A summary of the latest developments in Immigration law caselaw:
Whether the judge was entitled to find that the proceedings before the FTT under the 2005 DFT Rules were unfair and should be quashed – whether the period of detention from 29 July to 6 August 2013 was unlawful – period of detention from 10 September to 12 December 2013 was unlawful .
Interplay between obligations of the state under the Convention on the Civil Aspects of International Child Abduction concluded on 25 October 1980 (“the 1980 Hague Convention”) as incorporated by the Child Abduction and Custody Act 1985 (“the 1985 Act”) and under immigration law including the Convention and Protocol relating to the Status of Refugees adopted on 25 July 1951 and 16 December 1976 (“the 1951 Geneva Convention”) and relevant European Directives – apparent tension between the objective of the former expeditiously to return a wrongfully removed or retained child to his home jurisdiction and the principle of the latter that refugees should not be refouled (i.e. expelled or returned to a country where they may be persecuted) – raises issues as to the rights of children in the context of such situations.
(1) A decision to remove a person (P) from the United Kingdom under immigration powers will not be unlawful by reason of the fact that it is predicated upon an earlier decision which has not, at the time of removal, been found to be unlawful, but which later is so found: AB v Secretary of State for the Home Department  EWCA Civ 59; Niaz (NIAA 2002 s.104: pending appeal)  UKUT 399 (IAC).
(2) The fact that P’s removal was not unlawful will not necessarily preclude a court or tribunal on judicial review from ordering P’s return. The fact it was lawful will, however, be a “highly material factor against the exercise of such discretion”: Lewis v Secretary of State for the Home Department  EWHC 1749 (Admin).
(3) Where P’s removal was unlawful, by reference to the position at the time of removal, that fact should not only constitute the starting point for the Tribunal’s consideration of the exercise of its discretion to order return, but is also likely to be a weighty factor in favour of making such an order. The same is true where the effect of P’s removal has been to deprive P of an in-country right of appeal.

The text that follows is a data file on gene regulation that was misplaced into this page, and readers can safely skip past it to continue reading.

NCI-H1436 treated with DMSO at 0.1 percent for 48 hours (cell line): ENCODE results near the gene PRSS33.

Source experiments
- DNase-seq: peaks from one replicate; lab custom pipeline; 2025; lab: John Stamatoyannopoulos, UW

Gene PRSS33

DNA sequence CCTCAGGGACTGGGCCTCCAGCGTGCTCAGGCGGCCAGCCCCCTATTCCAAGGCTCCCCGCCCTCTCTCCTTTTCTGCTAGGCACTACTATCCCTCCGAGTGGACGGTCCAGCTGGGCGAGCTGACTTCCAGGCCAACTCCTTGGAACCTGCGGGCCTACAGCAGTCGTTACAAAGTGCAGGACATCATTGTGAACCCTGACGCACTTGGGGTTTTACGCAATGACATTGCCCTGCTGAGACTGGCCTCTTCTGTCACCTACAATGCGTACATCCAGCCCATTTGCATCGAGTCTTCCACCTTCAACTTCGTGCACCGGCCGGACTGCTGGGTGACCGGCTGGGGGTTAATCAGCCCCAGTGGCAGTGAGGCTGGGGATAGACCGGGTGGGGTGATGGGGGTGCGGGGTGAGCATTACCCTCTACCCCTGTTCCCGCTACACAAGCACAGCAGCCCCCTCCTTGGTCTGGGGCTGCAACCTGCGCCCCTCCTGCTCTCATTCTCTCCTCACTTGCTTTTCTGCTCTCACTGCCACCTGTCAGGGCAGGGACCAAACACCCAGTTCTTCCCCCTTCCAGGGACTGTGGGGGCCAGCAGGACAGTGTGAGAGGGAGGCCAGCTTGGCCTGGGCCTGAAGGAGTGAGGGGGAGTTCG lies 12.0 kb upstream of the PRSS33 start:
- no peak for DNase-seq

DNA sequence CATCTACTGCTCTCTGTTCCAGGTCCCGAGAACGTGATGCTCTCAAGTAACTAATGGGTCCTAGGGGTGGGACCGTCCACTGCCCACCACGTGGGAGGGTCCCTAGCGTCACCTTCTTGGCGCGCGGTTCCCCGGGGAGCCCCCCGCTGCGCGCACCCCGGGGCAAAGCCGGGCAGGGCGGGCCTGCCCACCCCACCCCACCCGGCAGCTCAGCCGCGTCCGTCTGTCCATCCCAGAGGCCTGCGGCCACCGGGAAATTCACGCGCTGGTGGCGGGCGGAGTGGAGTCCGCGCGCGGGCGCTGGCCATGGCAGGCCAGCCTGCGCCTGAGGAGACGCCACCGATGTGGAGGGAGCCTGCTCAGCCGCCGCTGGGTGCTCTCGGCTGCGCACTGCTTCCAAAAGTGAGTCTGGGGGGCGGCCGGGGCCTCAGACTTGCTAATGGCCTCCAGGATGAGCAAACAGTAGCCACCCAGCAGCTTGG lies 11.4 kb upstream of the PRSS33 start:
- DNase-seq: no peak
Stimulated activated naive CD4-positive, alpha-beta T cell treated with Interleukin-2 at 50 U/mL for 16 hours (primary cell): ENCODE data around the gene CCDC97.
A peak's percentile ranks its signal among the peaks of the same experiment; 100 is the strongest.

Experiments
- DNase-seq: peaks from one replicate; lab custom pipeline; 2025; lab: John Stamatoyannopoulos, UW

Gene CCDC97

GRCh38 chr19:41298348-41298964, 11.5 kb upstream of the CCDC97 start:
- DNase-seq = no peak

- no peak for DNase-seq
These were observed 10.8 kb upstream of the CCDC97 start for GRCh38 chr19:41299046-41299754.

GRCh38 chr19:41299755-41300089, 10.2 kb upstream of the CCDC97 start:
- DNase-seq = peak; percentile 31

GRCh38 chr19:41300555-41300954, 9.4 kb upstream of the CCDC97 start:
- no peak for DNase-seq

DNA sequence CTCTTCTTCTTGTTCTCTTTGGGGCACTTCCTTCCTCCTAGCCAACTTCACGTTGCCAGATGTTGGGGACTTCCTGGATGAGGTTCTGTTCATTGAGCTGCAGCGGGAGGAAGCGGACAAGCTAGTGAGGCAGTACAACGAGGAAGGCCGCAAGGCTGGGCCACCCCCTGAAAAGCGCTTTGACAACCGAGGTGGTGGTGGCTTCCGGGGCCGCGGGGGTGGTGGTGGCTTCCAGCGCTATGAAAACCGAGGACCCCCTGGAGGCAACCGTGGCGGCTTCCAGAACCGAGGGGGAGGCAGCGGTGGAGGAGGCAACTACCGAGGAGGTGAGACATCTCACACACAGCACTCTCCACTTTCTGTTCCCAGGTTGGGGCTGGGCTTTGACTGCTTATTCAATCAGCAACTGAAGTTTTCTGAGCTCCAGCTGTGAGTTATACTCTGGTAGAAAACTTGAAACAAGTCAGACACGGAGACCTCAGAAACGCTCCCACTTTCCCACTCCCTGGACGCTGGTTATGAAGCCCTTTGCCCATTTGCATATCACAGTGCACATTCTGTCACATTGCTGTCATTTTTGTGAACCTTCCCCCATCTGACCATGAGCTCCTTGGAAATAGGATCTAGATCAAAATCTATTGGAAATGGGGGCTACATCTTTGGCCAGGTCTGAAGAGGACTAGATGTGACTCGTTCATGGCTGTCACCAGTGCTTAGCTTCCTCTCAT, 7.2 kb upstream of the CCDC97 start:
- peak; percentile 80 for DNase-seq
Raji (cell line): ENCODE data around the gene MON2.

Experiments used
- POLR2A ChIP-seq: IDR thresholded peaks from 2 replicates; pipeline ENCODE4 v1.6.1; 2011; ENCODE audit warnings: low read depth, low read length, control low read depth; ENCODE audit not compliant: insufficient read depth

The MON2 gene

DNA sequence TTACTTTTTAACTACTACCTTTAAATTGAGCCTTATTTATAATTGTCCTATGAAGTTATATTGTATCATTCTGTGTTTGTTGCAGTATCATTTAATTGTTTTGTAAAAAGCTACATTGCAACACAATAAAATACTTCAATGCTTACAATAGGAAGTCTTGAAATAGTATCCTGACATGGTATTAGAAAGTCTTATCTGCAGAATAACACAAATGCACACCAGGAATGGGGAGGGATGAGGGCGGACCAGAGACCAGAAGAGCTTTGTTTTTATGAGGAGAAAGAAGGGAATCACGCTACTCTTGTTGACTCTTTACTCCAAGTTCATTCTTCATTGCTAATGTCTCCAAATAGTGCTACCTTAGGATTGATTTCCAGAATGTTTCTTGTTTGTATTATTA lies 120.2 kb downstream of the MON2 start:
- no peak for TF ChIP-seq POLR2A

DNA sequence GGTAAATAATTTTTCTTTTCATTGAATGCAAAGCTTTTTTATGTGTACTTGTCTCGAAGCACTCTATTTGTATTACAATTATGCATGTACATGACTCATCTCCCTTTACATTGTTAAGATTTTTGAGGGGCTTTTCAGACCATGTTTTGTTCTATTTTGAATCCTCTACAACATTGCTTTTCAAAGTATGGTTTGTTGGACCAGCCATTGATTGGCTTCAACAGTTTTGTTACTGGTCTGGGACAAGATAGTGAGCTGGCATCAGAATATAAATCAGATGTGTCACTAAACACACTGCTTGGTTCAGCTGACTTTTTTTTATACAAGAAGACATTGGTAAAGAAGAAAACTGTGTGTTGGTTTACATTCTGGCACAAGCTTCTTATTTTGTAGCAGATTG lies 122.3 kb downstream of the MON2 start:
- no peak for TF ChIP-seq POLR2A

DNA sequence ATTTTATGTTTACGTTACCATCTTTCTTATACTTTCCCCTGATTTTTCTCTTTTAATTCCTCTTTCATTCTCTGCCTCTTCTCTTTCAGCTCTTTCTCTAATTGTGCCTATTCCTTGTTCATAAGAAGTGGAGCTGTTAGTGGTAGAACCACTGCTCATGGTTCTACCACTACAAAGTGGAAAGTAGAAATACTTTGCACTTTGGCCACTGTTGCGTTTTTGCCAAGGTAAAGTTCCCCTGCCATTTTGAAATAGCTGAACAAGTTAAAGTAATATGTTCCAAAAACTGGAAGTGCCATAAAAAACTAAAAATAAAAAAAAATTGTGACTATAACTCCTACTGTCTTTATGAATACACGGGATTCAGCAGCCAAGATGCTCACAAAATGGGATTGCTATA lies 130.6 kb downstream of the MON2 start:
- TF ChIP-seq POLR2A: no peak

(1) Whether and, if so, when the Upper Tribunal should preserve findings of fact in a decision of the First-tier Tribunal that has been set aside has been considered by the Higher Courts in Sarkar v Secretary of State for the Home Department  EWCA Civ 195, TA (Sri Lanka) v Secretary of State for the Home Department  EWCA Civ 260 and MS and YZ v Secretary of State for the Home Department  CSIH 41.
(2) What this case law demonstrates is that, whilst it is relatively easy to articulate the principle that the findings of fact made by the First-tier Tribunal should be preserved, so far as those findings have not been “undermined” or “infected” by any “error or errors of law”, there is no hard-edged answer to what this means in practice, in any particular case.
(3) At one end of the spectrum lies the protection and human rights appeal, where a fact-finding failure by the First-tier Tribunal in respect of risk of serious harm on return to an individual’s country of nationality may have nothing to do with the Tribunal’s fact-finding in respect of the individual’s Article 8 ECHR private and family life in the United Kingdom (or vice versa). By contrast, a legal error in the task of assessing an individual’s overall credibility is, in general, likely to infect the conclusions as to credibility reached by the First-tier Tribunal.
(4) The judgment of Lord Carnwath in HMRC v Pendragon plc  UKSC 37 emphasises both the difficulty, in certain circumstances, of drawing a bright line around what a finding of fact actually is, and the position of the Upper Tribunal, as an expert body, in determining the scope of its functions under section 12 of the Tribunals, Courts and Enforcement Act 2007 in re-making a decision, following a set aside.
The “Wisniewski” Principles
(5) In Wisniewski v Central Manchester Health Authority  LI Rep Med 223, Brooke LJ set out a number of principles on the issue of when it is appropriate in the civil context to draw adverse inferences from a party’s absence or silence. These principles are not to be confused with the situation where a party who bears the legal burden of proving something adduces sufficient evidence, so as to place an evidential burden on the other party. The invocation of the principles depends upon there being a prima facie case; but what this means will depend on the nature of the case the party in question has to meet.
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